US President Barack Obama hugs Nobel Laureate and Holocaust survivor Elie Wiesel as Wiesel introduced him to speak at the United States Holocaust Museum in Washington, April 23, 2012. .
(photo credit: REUTERS/JASON REED)
WASHINGTON – The death of Elie Wiesel weighed heavy on the White House on Saturday night, as US President Barack Obama mourned the passing of “one of the great moral voices of our time, and in many ways, the conscience of the world.
“Tonight, Michelle and I join people across the United States, Israel and around the globe in mourning the loss and celebrating the life of a truly remarkable human being,” Obama said in a statement issued by the White House, referring to Wiesel as a “living memorial” and a “dear friend.”
Obama visited the Buchenwald concentration camp near Weimar with Wiesel in 2009 – the beginning of a long relationship, grounded in their shared commitment to the State of Israel, the president said.
“He raised his voice, not just against anti-Semitism, but against hatred, bigotry and intolerance in all its forms,” Obama said. “He implored each of us, as nations and as human beings, to do the same, to see ourselves in each other and to make real that pledge of ‘Never again.’” In New York, United Nations Secretary-General Ban Ki-moon said Wiesel was “a powerful voice” for Holocaust remembrance.
“Elie Wiesel turned the nightmare of his youth into a lifelong campaign for global equality and peace,” Ban said in the statement delivered by his spokesman.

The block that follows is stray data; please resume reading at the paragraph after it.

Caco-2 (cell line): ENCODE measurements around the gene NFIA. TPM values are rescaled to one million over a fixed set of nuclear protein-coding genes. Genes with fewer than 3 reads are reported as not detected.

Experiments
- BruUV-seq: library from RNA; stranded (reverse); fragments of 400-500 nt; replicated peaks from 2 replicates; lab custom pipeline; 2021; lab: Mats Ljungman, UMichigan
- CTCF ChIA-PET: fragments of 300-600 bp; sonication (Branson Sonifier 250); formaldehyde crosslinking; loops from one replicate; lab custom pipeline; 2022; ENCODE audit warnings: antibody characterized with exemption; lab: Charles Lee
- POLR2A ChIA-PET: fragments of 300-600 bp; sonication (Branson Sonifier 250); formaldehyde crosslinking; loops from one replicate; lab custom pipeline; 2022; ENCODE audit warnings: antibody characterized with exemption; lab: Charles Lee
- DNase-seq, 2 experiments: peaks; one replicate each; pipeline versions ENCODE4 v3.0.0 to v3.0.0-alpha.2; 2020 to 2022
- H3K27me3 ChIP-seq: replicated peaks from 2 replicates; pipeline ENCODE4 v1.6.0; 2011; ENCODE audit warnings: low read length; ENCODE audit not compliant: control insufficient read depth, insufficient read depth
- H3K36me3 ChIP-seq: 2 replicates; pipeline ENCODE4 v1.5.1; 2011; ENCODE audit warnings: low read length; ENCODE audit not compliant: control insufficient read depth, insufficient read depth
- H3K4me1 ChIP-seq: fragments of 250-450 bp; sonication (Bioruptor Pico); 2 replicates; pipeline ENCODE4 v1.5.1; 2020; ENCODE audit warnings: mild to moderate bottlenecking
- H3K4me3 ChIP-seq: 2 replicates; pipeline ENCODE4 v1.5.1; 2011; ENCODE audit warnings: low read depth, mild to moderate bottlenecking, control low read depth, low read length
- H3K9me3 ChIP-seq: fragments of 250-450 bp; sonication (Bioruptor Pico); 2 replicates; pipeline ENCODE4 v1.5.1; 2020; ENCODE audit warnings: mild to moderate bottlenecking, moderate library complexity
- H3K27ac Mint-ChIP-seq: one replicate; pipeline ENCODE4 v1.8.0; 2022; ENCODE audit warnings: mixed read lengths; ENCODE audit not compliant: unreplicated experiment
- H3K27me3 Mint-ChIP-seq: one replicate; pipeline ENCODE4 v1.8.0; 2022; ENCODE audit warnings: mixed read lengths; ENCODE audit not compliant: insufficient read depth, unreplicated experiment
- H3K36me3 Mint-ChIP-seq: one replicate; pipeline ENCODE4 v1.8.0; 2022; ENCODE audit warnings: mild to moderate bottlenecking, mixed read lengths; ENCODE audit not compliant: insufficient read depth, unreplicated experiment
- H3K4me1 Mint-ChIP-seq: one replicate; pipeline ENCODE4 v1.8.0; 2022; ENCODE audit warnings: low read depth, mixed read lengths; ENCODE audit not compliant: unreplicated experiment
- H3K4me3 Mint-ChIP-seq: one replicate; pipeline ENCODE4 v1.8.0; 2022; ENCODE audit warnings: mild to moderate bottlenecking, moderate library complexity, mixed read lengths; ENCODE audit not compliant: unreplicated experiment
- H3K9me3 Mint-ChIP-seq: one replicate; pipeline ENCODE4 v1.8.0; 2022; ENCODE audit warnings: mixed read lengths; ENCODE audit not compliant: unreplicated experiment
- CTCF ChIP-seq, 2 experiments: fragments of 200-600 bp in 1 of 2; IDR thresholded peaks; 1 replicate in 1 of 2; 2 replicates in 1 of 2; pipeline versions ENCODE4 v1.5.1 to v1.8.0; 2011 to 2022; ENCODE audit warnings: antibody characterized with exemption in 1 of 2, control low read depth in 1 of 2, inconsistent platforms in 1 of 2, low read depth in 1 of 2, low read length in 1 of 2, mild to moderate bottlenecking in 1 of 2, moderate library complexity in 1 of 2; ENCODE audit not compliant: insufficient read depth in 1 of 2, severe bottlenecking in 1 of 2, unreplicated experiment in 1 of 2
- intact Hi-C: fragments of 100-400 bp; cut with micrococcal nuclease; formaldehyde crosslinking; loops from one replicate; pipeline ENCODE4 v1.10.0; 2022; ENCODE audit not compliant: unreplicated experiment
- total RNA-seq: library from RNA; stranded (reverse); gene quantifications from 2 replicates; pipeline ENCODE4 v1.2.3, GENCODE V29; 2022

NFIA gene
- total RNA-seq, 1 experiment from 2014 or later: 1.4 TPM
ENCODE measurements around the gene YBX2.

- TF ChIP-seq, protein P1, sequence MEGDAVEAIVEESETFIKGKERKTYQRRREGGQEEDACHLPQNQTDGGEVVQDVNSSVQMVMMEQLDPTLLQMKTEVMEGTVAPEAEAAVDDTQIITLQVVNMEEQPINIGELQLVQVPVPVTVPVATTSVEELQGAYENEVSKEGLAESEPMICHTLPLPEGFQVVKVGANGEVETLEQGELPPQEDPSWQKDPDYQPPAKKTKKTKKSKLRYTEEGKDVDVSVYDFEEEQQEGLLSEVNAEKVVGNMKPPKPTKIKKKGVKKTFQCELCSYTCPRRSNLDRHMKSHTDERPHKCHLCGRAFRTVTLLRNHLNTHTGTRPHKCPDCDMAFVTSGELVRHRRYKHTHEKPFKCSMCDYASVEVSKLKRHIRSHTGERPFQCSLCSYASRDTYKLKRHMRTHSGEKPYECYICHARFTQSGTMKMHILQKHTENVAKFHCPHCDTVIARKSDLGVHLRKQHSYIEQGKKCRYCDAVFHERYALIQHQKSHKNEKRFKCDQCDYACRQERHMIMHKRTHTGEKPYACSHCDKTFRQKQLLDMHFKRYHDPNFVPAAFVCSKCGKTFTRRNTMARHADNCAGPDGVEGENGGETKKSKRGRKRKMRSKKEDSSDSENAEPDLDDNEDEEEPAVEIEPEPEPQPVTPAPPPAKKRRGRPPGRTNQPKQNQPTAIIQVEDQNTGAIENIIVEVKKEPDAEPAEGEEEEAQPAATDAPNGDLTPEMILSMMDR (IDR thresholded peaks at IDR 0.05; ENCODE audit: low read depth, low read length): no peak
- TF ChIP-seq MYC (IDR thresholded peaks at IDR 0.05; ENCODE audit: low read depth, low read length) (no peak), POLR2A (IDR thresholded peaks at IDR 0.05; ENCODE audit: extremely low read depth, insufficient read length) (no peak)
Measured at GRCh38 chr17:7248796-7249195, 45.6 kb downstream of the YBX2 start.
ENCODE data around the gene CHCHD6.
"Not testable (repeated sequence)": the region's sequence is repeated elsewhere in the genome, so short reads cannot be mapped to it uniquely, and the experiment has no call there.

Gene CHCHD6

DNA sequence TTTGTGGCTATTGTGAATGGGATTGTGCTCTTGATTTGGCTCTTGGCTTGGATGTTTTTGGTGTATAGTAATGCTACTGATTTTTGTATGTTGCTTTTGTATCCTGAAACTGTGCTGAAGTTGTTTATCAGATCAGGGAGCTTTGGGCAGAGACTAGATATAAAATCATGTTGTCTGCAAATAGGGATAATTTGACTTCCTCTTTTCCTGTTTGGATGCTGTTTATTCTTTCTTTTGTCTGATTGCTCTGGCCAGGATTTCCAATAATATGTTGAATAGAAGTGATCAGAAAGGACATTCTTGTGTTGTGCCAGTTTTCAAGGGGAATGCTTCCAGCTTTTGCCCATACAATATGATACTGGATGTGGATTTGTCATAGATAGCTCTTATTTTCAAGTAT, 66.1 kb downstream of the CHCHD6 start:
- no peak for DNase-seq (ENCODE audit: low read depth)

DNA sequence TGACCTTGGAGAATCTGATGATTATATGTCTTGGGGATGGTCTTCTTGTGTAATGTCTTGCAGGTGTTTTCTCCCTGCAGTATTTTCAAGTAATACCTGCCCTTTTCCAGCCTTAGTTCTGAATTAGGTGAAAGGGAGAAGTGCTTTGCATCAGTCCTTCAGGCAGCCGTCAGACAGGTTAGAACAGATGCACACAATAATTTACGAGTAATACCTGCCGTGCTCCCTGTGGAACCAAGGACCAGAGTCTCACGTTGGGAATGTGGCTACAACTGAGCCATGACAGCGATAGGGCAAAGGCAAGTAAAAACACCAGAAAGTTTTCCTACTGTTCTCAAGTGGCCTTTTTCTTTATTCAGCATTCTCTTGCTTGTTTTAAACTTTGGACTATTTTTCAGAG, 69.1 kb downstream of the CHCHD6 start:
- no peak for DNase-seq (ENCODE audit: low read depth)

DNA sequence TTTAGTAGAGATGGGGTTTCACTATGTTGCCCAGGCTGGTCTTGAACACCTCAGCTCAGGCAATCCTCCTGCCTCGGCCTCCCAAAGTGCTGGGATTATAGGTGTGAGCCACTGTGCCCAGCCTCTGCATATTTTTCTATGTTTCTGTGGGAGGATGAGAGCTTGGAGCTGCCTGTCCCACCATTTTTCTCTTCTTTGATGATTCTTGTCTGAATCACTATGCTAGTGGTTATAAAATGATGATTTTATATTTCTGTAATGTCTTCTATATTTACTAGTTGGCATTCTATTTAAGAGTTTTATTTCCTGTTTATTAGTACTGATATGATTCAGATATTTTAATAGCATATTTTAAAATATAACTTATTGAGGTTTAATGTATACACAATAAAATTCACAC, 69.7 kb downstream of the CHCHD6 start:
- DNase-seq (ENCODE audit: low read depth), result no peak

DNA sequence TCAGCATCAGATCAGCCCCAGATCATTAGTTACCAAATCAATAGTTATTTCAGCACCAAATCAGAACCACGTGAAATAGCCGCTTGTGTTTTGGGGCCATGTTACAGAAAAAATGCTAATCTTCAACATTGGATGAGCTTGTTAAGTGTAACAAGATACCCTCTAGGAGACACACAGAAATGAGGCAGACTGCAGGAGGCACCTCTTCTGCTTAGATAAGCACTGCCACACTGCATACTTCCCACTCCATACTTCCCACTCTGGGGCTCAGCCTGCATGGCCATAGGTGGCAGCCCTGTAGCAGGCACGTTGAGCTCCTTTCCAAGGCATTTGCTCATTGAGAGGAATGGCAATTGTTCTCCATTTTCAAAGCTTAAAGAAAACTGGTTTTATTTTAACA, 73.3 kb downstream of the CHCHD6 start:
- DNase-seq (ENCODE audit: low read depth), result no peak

He noted that Wiesel served as a UN Messenger of Peace since 1998 and was a regular presence at the UN, including at the first-ever International Day of Commemoration in memory of the victims of the Holocaust in 2006.
“The United Nations is grateful for Mr. Wiesel’s contributions and remains strongly committed to Holocaust remembrance and the wider struggle for human rights for all,” Ban added.
Jewish groups across the United States were mourning Wiesel on Sunday.
“Wiesel’s life was an inspiring, indeed towering, example of an individual’s willpower to overcome the worst of human evil, keep alive the memory of six million murdered Jews, and stand guard throughout against the dangers of extremism, indifference and historical amnesia,” American Jewish Committee CEO David Harris said.
“Elie Wiesel believed that being Jewish means not necessarily seeking to make the world more Jewish, but rather more human,” Harris said. “That is the goal animating our people, through good times and bad, from the very beginning of this remarkable historical journey to the present day.”
The Anti-Defamation League called him “a courageous crusader against forces of hatred and intolerance and a voice of conscience who repeatedly reminded the world of the moral imperative to prevent mass genocide from happening again.”
Both the ADL and the AJC interacted regularly with Wiesel after he moved to the United States in 1956.
The International March of the Living educational organization, which also worked with Wiesel, said it considers him a “mentor, conscience and inspiration.
“We will miss his passion, commitment and dedication to our mission of educating hundreds of thousands of young people and their families around the world on the atrocities of the Holocaust,” March of the Living Chairman Shmuel Rosenman and President Phyllis Greenberg Heideman wrote.
Ronald Lauder, president of the World Jewish Congress, added that the Jewish world owes Wiesel “an enormous debt of gratitude” and said he was “undoubtedly one of the great Jewish teachers and thinkers of the past 100 years.
“His passing leaves a void that will be impossible to fill. At the same time, his writings will live on,” Lauder said.
Other condolence and tribute statements came from Chabad, the Simon Wiesenthal Center, the European Jewish Congress and many others.
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